Net Operating Assets can be defined as the assets within a business that is related to the operations of the business. It is defined as the difference between the operating assets of the company and the operating liabilities of the company.
Net Operating Assets represent how many assets and liabilities the business has at a given point in time that are relevant to the operating activities of the business.
It is important to identify net operating assets because it discretely segregates the amount that the business has invested in its core operating activities versus its other activities, which include the financial activities of the organization as well.
Net Operating Assets basically involve calculating the number of assets and liabilities the business operates with.
It mainly comprises balance sheet restructuring to segregate operating and non-operating assets. However, net operating assets can be calculated in two broader ways:
Firstly, Net Operating Assets can be calculated using the Operating Approach. As far as the operating approach is concerned, it comprises calculating net operating assets using the following formula:
Net Operating Assets = Operating Assets – Operating Liabilities
However, to calculate net operating assets using this approach, the balance sheet must be reformatted to calculate operating assets and operating liabilities accurately. In this regard, operating assets are calculated using the following formula:
Operating Assets = Total Assets – Excess Cash (and Cash Equivalents) – Financial Assets (including the investments carried out by the company)
In the same manner, operating liabilities are also calculated using the following formula:
Operating Liabilities = Accounts Payable + Deferred Operating Expenses (Accruals) + Deferred Taxes on Operating Income + Reserves maintained for Operating Expenses
Alternatively, it can be seen that the financing approach can also be used to calculate the Net Operating Assets. Net Operating Assets calculated using the financing approach have the following formula:
Net Operating Assets = Equity + Short-term and Long-Term Non-Operating Debts (Non-Current Operating Assets) – Financial Assets and investments – Excess cash and cash equivalents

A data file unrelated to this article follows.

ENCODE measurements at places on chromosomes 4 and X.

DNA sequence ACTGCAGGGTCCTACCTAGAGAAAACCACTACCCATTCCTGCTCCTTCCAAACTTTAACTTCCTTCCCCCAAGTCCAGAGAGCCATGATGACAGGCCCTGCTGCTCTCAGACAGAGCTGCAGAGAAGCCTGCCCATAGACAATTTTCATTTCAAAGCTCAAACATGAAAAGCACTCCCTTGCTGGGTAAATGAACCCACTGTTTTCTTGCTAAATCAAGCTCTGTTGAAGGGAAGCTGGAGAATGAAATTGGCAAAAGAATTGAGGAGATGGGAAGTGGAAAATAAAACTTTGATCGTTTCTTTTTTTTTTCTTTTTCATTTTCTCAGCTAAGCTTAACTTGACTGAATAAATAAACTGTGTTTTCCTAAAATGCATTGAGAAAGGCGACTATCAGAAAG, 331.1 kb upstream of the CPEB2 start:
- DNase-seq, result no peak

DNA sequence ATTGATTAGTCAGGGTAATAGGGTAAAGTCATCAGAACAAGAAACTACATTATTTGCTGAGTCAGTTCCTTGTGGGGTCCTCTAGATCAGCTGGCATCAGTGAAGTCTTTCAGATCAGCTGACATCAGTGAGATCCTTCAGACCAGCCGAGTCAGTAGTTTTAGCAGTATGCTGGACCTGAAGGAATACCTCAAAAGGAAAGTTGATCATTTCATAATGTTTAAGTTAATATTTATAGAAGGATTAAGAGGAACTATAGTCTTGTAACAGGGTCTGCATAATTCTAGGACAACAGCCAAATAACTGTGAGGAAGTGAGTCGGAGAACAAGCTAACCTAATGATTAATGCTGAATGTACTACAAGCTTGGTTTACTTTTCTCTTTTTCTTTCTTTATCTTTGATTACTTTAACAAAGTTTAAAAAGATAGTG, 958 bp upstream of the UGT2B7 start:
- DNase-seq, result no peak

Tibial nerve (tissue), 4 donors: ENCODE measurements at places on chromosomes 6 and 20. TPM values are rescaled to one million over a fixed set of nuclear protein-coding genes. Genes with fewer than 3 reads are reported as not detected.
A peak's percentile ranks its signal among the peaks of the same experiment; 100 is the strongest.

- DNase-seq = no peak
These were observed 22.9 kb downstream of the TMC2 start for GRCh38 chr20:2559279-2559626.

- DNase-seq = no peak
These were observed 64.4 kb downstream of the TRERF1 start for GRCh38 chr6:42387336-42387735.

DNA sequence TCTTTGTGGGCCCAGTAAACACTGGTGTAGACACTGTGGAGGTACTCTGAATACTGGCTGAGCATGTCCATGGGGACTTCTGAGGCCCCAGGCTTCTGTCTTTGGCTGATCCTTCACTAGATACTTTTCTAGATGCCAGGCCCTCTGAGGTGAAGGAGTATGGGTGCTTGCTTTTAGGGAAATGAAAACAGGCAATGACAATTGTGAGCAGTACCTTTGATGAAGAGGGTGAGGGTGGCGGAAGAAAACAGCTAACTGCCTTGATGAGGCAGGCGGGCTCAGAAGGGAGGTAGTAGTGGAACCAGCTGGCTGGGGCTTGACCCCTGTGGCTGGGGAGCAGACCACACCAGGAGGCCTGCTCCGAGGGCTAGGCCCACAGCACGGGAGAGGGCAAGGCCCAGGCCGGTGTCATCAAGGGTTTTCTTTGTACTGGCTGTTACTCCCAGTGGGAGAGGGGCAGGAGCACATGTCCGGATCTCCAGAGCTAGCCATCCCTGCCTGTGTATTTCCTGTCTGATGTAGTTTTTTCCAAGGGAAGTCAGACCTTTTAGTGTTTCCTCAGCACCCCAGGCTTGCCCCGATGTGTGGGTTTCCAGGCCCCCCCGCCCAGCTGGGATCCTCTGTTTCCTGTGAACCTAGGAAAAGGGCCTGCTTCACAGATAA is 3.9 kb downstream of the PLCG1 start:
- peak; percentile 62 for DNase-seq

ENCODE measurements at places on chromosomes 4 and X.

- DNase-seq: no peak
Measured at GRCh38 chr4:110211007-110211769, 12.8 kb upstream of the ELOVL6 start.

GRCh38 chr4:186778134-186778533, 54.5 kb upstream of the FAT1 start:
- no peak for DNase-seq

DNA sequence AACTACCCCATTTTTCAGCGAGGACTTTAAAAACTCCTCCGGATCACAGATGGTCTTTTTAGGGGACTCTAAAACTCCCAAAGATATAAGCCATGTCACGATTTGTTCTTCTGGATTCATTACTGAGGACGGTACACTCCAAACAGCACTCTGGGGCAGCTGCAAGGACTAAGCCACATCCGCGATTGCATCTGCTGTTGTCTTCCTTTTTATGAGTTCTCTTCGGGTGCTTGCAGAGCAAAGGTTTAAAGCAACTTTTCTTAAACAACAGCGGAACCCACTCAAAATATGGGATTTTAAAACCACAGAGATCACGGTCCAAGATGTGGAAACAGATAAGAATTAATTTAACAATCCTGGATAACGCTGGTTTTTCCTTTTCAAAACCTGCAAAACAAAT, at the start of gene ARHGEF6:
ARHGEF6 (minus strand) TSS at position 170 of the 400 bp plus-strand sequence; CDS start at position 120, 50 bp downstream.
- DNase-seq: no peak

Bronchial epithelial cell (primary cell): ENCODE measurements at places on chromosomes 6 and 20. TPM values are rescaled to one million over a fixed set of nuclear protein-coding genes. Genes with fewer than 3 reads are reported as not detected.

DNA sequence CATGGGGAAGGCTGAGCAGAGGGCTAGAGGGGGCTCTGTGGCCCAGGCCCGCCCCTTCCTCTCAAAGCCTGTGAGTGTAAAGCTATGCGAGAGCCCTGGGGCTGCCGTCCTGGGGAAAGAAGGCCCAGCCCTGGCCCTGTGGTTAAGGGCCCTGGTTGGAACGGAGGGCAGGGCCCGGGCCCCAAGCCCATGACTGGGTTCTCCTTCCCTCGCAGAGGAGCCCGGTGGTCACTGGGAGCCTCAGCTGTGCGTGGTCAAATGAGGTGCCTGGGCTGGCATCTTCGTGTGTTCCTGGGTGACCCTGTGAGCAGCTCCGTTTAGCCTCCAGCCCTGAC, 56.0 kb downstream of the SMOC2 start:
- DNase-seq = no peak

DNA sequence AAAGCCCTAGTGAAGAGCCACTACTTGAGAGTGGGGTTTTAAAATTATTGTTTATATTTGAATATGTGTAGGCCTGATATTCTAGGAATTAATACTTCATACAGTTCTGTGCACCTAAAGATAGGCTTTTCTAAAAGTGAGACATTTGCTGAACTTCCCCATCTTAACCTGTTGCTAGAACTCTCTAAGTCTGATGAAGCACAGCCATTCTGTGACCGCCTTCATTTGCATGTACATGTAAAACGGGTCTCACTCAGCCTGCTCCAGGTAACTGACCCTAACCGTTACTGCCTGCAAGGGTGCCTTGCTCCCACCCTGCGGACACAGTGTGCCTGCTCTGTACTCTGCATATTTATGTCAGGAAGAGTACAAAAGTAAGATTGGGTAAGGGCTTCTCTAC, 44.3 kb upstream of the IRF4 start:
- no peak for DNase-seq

Using the financing approach, it can be seen that the amount of net operating assets is calculated as the net amount of interest-bearing debts.
Usages of Net Operating Assets
Net Operating Assets are considered a very useful metric for the organization since it has several advantages for decision-makers.
It is used to compare the business’s net profit with other relevant business models. It shows the net income (or net operating income) that the company has earned compared to its total net operating assets.
Given that it mainly ignores the financial benefits that are extrapolated as a result of interest-bearing expenses, the impact of leverage is minimized from the returns.
Hence, this represents the core profits that the company generates as a result of its operations concerning the operating assets that they have.
In the same manner, Net Operating Assets also stand to be a viable basis for calculating other subsequent metrics, including Discounted Cash Flows, Free Cash Flows, and Discounted Operating Earnings. These metrics are considered valuable in estimating the company’s value.
However, the greatest use of Net Operating Assets is perhaps the fact that net operating assets are considered to be resourceful because it helps to show the operating threshold of the company in terms of the investment it has made in the existing operations within the company.
Limitations of Net Operating Assets
Where on the one hand, net operating assets are representative of the extent to which operations are properly managed, yet it can be seen that the fact that they do not include any analysis of the financial leverage of the organization.
For example, an organization might have higher net operating assets, but its financial asset management might not be that efficient. In this case, relying solely on this metric might be risky from the organization’s perspective.
Similarly, Net Operating Assets are calculated using the book value of the assets and the liabilities mentioned on the balance sheet.
However, this might not represent the true and fair value of the net operating assets since these figures in the balance sheet might not be aligned with the existing market values for these respective assets and liabilities.
Therefore, it might not be a true and fair estimate compared to other organizations. It is only resourceful if it is analyzed over time for a single company only.